I see this a problem, not as a feature.

-Skeld


Another alternative is to restrict the spell from being scribed or using in item creation until it's learned naturally.


The magus has a very limitet spell list compaired to other casters, and if everything goes wrong the magus can still copy spells from any other spellbook.

The party wizard might have already learned all those 3rd level spells once the magus has learned the cast them it´s not really that big a deal.

Of course if it causes trouble in your games when your magus player dissapers for a week into a dark cave and comes back with some new spells..

I personally don´t see a problem here, but before all those DMs have to houserule it ....

On the other hand, find some way to describe why your magus can prepare a haste spell, but is unalbe to scribe it for his wizard buddy.


Necromancer wrote:
Another alternative is to restrict the spell from being scribed or using in item creation until it's learned naturally.

Define learned:

-Prepared it once using another spellbook;
-got hit by a dozen of them this month,
-have seen it cast,
-once owned a scroll.

Or I scribed it into my spellbook once.

Its a good idead, but requires a good definition of learned.

Liberty's Edge RPG Superstar 2008 Top 32, 2011 Top 16

I'm also thinking this is a problem rather than a feature. Another angle to look at is for new spells added to the Magus list, either by Paizo, or in home campaigns. If you want to keep the new spells hard to find (recovered from an ancient ruin, etc.) It becomes pretty hard to do so if your Magus can not only use the spell via his arcana, but also scribe it into his spellbook and use it going forward.


Seems strange to me that there is no check associated with this to see if the Magus even knows of the spell's existence. Are all spells completely common knowledge to all practitioners? I find that hard to believe.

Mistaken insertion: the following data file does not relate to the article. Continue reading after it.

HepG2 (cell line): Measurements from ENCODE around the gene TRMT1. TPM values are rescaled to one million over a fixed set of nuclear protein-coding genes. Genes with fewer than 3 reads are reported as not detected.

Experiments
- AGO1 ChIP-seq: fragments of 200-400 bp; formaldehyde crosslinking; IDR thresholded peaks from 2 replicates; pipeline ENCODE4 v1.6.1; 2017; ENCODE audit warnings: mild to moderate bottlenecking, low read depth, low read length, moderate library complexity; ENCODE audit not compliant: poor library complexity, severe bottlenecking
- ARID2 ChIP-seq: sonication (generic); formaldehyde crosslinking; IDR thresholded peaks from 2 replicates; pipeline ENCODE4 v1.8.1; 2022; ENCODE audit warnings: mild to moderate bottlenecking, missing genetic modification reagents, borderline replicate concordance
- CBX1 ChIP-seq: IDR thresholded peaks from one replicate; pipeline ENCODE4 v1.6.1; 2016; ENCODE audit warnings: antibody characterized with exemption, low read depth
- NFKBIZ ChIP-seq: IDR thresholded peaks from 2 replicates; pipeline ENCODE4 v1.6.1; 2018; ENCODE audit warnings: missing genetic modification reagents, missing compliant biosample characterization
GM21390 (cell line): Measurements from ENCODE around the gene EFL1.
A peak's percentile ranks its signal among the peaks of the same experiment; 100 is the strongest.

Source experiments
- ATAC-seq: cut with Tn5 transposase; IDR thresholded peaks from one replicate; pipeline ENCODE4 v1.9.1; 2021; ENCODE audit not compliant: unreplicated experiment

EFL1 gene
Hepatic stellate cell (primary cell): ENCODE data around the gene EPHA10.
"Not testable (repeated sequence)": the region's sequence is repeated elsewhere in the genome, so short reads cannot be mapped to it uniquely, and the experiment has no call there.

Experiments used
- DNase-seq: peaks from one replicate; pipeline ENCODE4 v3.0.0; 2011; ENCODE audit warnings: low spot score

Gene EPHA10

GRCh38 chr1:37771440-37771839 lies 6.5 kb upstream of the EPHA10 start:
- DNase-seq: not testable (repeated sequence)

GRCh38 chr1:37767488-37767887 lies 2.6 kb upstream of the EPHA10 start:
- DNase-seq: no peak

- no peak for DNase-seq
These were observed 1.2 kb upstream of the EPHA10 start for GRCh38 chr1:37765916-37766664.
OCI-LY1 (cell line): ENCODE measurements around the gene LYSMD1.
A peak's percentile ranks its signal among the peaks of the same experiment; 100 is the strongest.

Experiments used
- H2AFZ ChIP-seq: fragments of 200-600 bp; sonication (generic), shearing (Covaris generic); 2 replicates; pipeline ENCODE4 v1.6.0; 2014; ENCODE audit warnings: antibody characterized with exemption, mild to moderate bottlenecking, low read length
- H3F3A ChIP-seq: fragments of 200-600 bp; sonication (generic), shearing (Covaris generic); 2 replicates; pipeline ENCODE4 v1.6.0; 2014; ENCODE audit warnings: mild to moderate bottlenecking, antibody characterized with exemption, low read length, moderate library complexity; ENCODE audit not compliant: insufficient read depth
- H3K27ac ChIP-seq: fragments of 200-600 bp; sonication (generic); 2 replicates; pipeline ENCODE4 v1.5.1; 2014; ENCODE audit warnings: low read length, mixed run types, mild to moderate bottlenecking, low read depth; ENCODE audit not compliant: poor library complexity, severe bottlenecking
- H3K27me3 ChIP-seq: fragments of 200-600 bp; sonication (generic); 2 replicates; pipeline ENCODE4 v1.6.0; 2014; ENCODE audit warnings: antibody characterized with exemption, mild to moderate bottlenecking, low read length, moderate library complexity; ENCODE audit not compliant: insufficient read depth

Jason Bulmahn wrote:

To be clear,

The issue I am seeing here is the ability to prepare a spell using this class feature and then copy it into a spellbook. The intent was to allow you to simply prepare and cast a spell by using up some of your arcane pool.

Just thought I would put that out there. Please continue the discussion.

Jason Bulmahn
Lead Designer
Paizo Publishing

As intended it would be just fine and definitely a feature and a good one.

For a spontaneous caster this would be flawless. The loophole that any spell you have prepared can be added to your spellbook as per the rules for adding spells to a spllbook is the sole issue. For a spellbook caster this loophole is a serious issue.

Honestly, merely adding in an exception that prevents spells prepared using this method from being able to be written into your spellbook would address the issue. The only reason I didn't propose that first was that I prefer avoiding situational exceptions where possible to reinforce the integrity of the general rule.

The Exchange Owner - D20 Hobbies

Jason Bulmahn wrote:
Hmm. Question for the crowd. Is this a problem or a feature?

I'd rather have something like this than the Magus be a scroll collector. Because I see the Magus more like War Wizard/Beguiler in that they should know most of their spells without having the trouble a Wizard has.

But whichever way you do it, make it clear which way you did it so it doesn't cause debates on the forums. ;-)


Surprised to hear that so many DMs like to hide spells in drafty old ruins.

So the be an ass, let me ask which of these neat spells you would hide:

Burning Hands
Magic Missile
Chill Touch
Magic Weapon
Color Spray
Mount
Enlarge Person
Obscuring Mist
Expeditious Retreat
Reduce Person
Feather Fall
Shield
Flare Burst*
Shocking Grasp
Floating Disk
Silent Image
Grease
Stone Fist*
Hydraulic Push*
True Strike
Jump
Unseen Servant

But yeah I can see how it could be troublesome if you don´t want your magus players to have access to the nasty new magus spells the BBEG has developed.

Liberty's Edge RPG Superstar 2008 Top 32, 2011 Top 16

Banpai wrote:

Surprised to hear that so many DMs like to hide spells in drafty old ruins.

So the be an ass, let me ask which of these neat spells you would hide:

But yeah I can see how it could be troublesome if you don´t want your magus players to have access to the nasty new magus spells the BBEG has developed.

It's the later issue that I was referring to. Not the spells on the default Magus list, but new ones added afterwards - either as BBEG spells or the super cool Thassilonian Magus Super Ultimate Touch Spell of Doom you want to seed as treasure to reward your magus player.


As a Magus player, I'd love to be able to just scribe whatever spells I wanted into my spellbook through this ability, but I couldn't take that in good conscious. Definitely overpowered in my opinion. Though it would be a great feature if you just restricted it by only allowing them to scribe spells that they have already learned and scribed into their spellbooks before, thus allowing easy replacement of old spellbooks.


Jason Bulmahn wrote:

To be clear,

The issue I am seeing here is the ability to prepare a spell using this class feature and then copy it into a spellbook.

Hi, Jason,